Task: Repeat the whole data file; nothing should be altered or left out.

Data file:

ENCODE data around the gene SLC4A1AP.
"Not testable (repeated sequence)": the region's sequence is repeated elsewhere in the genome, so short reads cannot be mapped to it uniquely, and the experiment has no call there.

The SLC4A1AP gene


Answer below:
ENCODE data around the gene SLC4A1AP.
"Not testable (repeated sequence)": the region's sequence is repeated elsewhere in the genome, so short reads cannot be mapped to it uniquely, and the experiment has no call there.

The SLC4A1AP gene